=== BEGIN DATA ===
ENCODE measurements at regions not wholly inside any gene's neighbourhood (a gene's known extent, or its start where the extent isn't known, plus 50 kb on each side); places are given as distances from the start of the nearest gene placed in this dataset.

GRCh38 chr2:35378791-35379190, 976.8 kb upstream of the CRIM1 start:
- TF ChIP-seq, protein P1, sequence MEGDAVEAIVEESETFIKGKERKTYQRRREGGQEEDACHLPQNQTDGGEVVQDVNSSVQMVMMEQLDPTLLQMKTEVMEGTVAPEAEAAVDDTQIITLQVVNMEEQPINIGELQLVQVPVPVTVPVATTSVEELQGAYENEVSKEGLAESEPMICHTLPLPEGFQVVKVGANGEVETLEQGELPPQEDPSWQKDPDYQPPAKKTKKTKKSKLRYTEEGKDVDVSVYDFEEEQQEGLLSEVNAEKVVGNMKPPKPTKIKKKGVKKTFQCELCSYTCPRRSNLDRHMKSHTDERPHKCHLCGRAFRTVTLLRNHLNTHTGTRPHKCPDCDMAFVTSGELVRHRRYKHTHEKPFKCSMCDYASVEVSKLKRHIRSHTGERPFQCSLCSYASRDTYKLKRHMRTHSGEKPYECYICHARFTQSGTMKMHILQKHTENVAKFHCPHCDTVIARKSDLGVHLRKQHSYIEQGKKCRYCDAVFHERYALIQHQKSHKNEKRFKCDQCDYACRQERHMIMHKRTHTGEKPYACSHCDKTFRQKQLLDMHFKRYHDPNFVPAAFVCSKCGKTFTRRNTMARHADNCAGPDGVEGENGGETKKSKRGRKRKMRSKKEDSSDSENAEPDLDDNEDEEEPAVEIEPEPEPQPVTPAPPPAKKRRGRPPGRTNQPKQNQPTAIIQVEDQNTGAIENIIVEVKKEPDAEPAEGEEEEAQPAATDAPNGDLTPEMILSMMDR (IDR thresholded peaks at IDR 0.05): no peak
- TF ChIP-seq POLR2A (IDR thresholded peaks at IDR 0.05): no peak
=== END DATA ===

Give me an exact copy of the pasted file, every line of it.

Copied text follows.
ENCODE measurements at regions not wholly inside any gene's neighbourhood (a gene's known extent, or its start where the extent isn't known, plus 50 kb on each side); places are given as distances from the start of the nearest gene placed in this dataset.

GRCh38 chr2:35378791-35379190, 976.8 kb upstream of the CRIM1 start:
- TF ChIP-seq, protein P1, sequence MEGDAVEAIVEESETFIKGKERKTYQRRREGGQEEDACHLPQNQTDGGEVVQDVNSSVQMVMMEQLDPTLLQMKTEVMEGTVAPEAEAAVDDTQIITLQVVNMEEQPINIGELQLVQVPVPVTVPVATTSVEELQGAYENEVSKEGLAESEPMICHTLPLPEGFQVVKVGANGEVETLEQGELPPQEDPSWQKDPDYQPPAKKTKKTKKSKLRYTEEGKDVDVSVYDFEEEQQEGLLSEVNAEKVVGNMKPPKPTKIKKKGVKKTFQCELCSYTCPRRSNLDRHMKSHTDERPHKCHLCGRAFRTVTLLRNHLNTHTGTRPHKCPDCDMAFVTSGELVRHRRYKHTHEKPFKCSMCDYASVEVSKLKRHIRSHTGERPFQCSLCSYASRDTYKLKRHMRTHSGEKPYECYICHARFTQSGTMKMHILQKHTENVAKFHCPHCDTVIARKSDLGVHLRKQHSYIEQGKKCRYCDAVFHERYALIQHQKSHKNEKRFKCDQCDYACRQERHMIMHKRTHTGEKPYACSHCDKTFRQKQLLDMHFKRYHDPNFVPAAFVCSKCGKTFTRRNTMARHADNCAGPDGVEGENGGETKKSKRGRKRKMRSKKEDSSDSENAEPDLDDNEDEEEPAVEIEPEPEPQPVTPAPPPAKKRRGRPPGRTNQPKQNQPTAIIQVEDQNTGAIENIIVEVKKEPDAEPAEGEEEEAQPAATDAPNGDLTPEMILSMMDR (IDR thresholded peaks at IDR 0.05): no peak
- TF ChIP-seq POLR2A (IDR thresholded peaks at IDR 0.05): no peak